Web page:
The flow of participants from birth, to hospital discharge, then to 8, 18 and 25 years is shown in figure 1. Ultimately there were 297 consecutive infants originally recruited in the newborn period during the calendar years 1991 and 1992 who were born EP/ELBW, and 260 controls who survived to 25 years of age, of whom 164 (55%) and 130 (50%), respectively, had expiratory airflows measured at age 25 years. Among both the EP/ELBW and control groups, there were no substantial differences in perinatal variables between those who did and those who did not have expiratory airflow data at 25 years (online supplementary table 1). Among those with expiratory airflow data at 25 years, there were expected differences between the EP/ELBW and control groups in gestational age and birth weight, and several perinatal variables, such as treatment with antenatal and postnatal corticosteroids and surfactant, and rates of BPD (table 1). Notably, there were more multiple births in the EP/ELBW group and they were shorter than the controls at each age of respiratory function testing. At 8 years of age more survivors born EP/ELBW had major neurosensory disability compared with controls, and more had asthma. At 25 years, sex, ethnicity, tobacco smoking and the mean age at testing were similar in both groups (table 1). Among the EP/ELBW group, those who had BPD in the newborn period (table 1) were less mature and lighter at birth, more were male, more were treated with surfactant and postnatal corticosteroids, more had major neurosensory disability at 8 years, and they were taller at 18 and 25 years compared with those who did not have BPD.

Supplemental material

Figure 1

Participant flow from birth to 25 years. EP/ELBW, extremely preterm/extremely low birth weight. *not applicable

Table 1

Demographic data contrasted between EP/ELBW and control groups and between BPD and no BPD groups within the EP/ELBW cohort

EP/ELBW participants had substantially reduced airflow at 25 years of age compared with controls, whether expressed as z-scores, % predicted, percentiles or the FEV1:FVC ratio (table 2). Few participants improved their FEV1 by more than 12% after salbutamol (EP/ELBW 11% (18/159); controls 6% (7/124); OR 2.13, 95% CI 0.86 to 5.29; p=0.10). The proportion with an FEV1:FVC ratio <0.70 postbronchodilator was substantially higher in the EP/ELBW group (14%, 23/159) than in the controls (1%, 1/124) (OR 18.8, 95% CI 2.49 to 143; p=0.004).

Table 2

Expiratory airflows at 25 years of age contrasted between EP/ELBW and control groups and between BPD and no BPD groups within the EP/ELBW cohort

Lung function results were almost identical in the EP-only and the ELBW-only groups, so the difference between these groups and controls were almost identical and no conclusions were altered (online supplementary table 2).

Supplemental material

Among the EP/ELBW group, those who had BPD had lower airflow at 25 years than did those who did not have BPD (table 2). Among the EP/ELBW group, few participants improved their FEV1 by more than 12% after salbutamol regardless of whether they had BPD or not (BPD 14% (9/63); no BPD 9% (9/96); OR 1.61, 95% CI 0.60 to 4.31; p=0.34). The proportion with an FEV1:FVC ratio <0.70 postbronchodilator was substantially higher in the BPD group (25%, 16/63) than in the no BPD group (7%, 7/96) (OR 4.27, 95% CI 1.66 to 11.0; p=0.003).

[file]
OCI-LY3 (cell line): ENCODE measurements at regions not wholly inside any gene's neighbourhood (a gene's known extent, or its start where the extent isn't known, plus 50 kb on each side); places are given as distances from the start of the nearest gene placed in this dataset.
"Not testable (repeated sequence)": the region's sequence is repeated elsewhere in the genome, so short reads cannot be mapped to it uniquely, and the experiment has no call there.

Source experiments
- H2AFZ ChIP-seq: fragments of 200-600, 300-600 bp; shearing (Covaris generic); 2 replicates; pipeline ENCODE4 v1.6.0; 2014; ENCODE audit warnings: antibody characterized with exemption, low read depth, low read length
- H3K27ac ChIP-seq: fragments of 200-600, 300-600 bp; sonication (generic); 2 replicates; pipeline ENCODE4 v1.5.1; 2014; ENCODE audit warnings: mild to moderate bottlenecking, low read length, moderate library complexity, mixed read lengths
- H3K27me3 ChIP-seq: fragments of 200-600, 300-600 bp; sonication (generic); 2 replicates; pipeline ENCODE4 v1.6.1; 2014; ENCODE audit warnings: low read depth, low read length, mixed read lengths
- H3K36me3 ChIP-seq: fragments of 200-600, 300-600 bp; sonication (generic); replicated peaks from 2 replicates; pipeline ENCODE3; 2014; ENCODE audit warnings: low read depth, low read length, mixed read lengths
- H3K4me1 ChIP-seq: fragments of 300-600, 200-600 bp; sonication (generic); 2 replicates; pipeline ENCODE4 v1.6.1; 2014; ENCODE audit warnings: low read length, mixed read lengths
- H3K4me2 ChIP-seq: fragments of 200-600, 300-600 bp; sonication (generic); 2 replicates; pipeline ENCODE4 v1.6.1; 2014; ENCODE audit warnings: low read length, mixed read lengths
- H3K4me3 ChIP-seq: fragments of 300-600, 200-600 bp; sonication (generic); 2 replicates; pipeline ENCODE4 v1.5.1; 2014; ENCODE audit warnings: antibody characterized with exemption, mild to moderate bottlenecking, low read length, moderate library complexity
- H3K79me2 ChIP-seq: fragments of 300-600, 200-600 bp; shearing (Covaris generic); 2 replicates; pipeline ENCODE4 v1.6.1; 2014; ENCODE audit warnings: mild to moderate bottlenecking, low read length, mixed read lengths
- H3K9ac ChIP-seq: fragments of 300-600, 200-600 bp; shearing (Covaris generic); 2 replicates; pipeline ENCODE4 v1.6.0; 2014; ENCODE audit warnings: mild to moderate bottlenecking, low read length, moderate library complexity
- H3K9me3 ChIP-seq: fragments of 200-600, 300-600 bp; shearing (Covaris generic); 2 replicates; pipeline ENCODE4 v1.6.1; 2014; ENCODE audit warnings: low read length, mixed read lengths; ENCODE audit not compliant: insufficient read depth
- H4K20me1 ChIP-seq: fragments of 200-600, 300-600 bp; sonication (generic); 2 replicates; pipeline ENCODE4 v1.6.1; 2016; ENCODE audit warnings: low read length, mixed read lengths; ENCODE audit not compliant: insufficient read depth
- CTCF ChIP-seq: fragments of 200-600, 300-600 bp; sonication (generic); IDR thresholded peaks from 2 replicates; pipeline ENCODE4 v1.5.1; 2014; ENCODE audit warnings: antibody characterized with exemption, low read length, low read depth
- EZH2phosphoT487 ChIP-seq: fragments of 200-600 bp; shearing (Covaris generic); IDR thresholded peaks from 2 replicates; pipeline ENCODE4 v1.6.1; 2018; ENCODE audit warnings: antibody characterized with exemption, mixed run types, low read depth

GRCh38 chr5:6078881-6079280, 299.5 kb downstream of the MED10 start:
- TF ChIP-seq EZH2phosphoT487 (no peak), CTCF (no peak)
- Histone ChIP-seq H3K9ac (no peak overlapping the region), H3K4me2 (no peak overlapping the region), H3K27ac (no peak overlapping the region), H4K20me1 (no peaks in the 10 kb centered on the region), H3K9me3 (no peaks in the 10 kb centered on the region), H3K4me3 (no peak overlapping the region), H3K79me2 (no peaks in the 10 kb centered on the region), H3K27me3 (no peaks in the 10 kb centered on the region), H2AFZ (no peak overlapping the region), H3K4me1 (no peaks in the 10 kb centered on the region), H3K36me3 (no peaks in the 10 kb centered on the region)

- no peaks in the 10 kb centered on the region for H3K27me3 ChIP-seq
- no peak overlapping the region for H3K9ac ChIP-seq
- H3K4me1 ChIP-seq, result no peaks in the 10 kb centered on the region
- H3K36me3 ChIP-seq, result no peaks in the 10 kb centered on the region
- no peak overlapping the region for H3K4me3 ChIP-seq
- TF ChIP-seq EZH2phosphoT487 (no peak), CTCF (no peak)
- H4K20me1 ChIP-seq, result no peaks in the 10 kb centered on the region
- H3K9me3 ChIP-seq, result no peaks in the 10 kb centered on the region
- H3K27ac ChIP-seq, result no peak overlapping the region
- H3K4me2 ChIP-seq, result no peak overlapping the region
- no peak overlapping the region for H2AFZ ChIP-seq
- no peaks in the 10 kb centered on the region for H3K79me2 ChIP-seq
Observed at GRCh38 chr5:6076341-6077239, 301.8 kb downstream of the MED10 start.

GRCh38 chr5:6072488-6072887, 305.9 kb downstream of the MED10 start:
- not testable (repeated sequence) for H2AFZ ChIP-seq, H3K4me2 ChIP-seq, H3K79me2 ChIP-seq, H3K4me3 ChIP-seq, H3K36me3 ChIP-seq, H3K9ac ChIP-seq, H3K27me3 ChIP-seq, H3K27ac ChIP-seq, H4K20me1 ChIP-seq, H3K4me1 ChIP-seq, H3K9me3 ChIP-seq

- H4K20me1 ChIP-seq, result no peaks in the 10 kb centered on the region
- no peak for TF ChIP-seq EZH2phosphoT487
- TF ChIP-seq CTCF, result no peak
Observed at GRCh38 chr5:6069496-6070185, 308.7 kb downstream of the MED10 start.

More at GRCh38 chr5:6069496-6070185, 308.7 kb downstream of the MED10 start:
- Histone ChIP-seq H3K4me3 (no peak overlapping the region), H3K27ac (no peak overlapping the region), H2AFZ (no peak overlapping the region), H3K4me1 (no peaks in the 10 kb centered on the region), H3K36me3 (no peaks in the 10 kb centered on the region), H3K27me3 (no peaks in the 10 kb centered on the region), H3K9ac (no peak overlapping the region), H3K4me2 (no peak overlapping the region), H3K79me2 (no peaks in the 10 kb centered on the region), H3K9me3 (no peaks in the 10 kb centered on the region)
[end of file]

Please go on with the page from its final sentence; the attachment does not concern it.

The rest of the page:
Substantially more EP/ELBW participants had airflow values <5th centile than did controls (table 3). Within the EP/ELBW group, those who had BPD were approximately twice as likely to have airflow values <5th centile than those who did not have BPD (table 3).

Table 3

Proportions with expiratory airflows at 25 years of age <5th centile contrasted between EP/ELBW and control groups and between BPD and no BPD groups within the EP/ELBW cohort

Of the 297 participants born EP/ELBW, expiratory flows were measured in 239 (80%) at 8 years and in 209 (70%) at 18 years; 266 (90%) had expiratory flows measured at least once at 8, 18 or 25 years of age and were included in the longitudinal analysis. Of the 260 controls, expiratory airflows were measured in 208 (80%) at 8 years and in 154 (59%) at 18 years; 221 (85%) had expiratory flows measured at least once at 8, 18 or 25 years of age.

The means and their 95% CIs for z-scores for expiratory airflows at each age for EP/ELBW and control groups are shown in figure 2, along with lines joining the means illustrating the trajectories in z-scores for each airflow variable over time each group. The expected mean z-score for any variable at any age is 0, and if there was no change in expiratory airflow relative to age, height, sex or ethnicity over time, then a horizontal line for the trajectories would result.

Figure 2

Mean values (95% CIs) for expiratory airflow z-scores at each age comparing EP/ELBW (black) and control groups (grey). Trajectories of z-scores linking the means for each expiratory airflow variable between 8 and 18 years, then between 18 and 25 years, are shown as solid lines, and between 8 and 25 years as dashed lines. EP/ELBW, extremely preterm/extremely low birth weight; FEF25%–75%, airflow between 25% and 75% of the vital capacity.

For the controls, the mean values were all close to 0 at all ages, particularly for zFEV1 (figure 2). Because there was an increase in zFVC over time with little change in zFEV1, zFEV1:FVC fell over time. zFEF25%−75% was just below but parallel to 0 over time. The mean values for the EP/ELBW group were lower than those for the controls for all variables at all ages. The patterns of trajectories for the EP/ELBW group followed those of the controls, but the gap between the EP/ELBW group and the controls seemed to diminish for zFVC and to widen for zFEV1:FVC and zFEF25%−75%, but only between 8 and 18 years.